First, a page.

UNH Professor Analyzes Media Coverage of Iraq

By Erika Mantz
UNH News Bureau

February 24, 2003

DURHAM, N.H. A media analyst and professor of communication at the University of New Hampshire will speak about the power of the news media to shape public perceptions of Iraq on Thursday, Feb. 27, 2003, at 3:30 p.m. in room 4 of Horton Hall. The presentation is open to the campus community and public.

Using video clips and overhead transparencies of news stories, Joshua Meyrowitz will assess the quality of news reporting on Saddam Hussein and Iraq over the last 12 years in his lecture "Where Is the Line Between War News and War Propaganda?" Showing excerpts from documentaries shot in Iraq by independent filmmakers and summarizing recently declassified U.S. government documents, Meyrowitz also will evaluate how well the mainstream news media have covered the impact of the Gulf War and U.S.-led sanctions on the Iraqi people.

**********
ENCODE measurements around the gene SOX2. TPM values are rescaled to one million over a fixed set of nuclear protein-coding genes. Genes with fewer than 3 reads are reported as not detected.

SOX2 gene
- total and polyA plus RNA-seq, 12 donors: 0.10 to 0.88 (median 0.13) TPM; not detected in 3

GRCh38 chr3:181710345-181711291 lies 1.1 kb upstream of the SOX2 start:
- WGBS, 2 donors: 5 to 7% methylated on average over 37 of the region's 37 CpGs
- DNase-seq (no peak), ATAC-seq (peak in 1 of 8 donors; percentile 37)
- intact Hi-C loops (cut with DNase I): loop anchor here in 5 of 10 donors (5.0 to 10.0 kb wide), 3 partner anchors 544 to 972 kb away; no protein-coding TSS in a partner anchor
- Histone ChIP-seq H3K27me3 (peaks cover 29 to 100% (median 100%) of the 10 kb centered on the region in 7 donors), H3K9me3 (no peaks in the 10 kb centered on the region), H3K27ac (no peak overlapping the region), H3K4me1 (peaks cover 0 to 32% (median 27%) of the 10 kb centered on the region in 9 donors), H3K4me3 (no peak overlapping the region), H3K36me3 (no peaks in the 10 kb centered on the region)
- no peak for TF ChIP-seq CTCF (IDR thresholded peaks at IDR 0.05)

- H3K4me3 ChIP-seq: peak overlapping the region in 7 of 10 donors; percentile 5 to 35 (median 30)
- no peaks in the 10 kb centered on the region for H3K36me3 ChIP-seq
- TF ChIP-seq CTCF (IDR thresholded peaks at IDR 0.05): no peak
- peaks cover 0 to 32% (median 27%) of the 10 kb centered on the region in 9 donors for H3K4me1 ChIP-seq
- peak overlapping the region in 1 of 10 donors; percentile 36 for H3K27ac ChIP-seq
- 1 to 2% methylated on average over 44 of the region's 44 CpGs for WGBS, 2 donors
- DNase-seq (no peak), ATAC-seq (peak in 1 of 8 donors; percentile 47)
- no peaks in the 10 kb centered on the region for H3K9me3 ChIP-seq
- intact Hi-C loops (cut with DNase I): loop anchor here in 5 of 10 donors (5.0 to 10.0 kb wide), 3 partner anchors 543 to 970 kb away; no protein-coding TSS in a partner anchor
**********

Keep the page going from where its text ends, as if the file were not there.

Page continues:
"Most Americans must rely on the news to inform them about nonlocal places, people, and events," Meyrowitz says. "And in democracies such as ours, most citizens tend to believe the news media. This grants the news media an awesome responsibility to report accurately and fully." Meyrowitz will describe both good and bad reporting, as well as promising and troubling trends in U.S. journalism.

Meyrowitz has been recognized as "Outstanding Scholar-Teacher" in the College of Liberal Arts at UNH. He is the author of "No Sense of Place," an award-winning book on the impact of electronic media on society.

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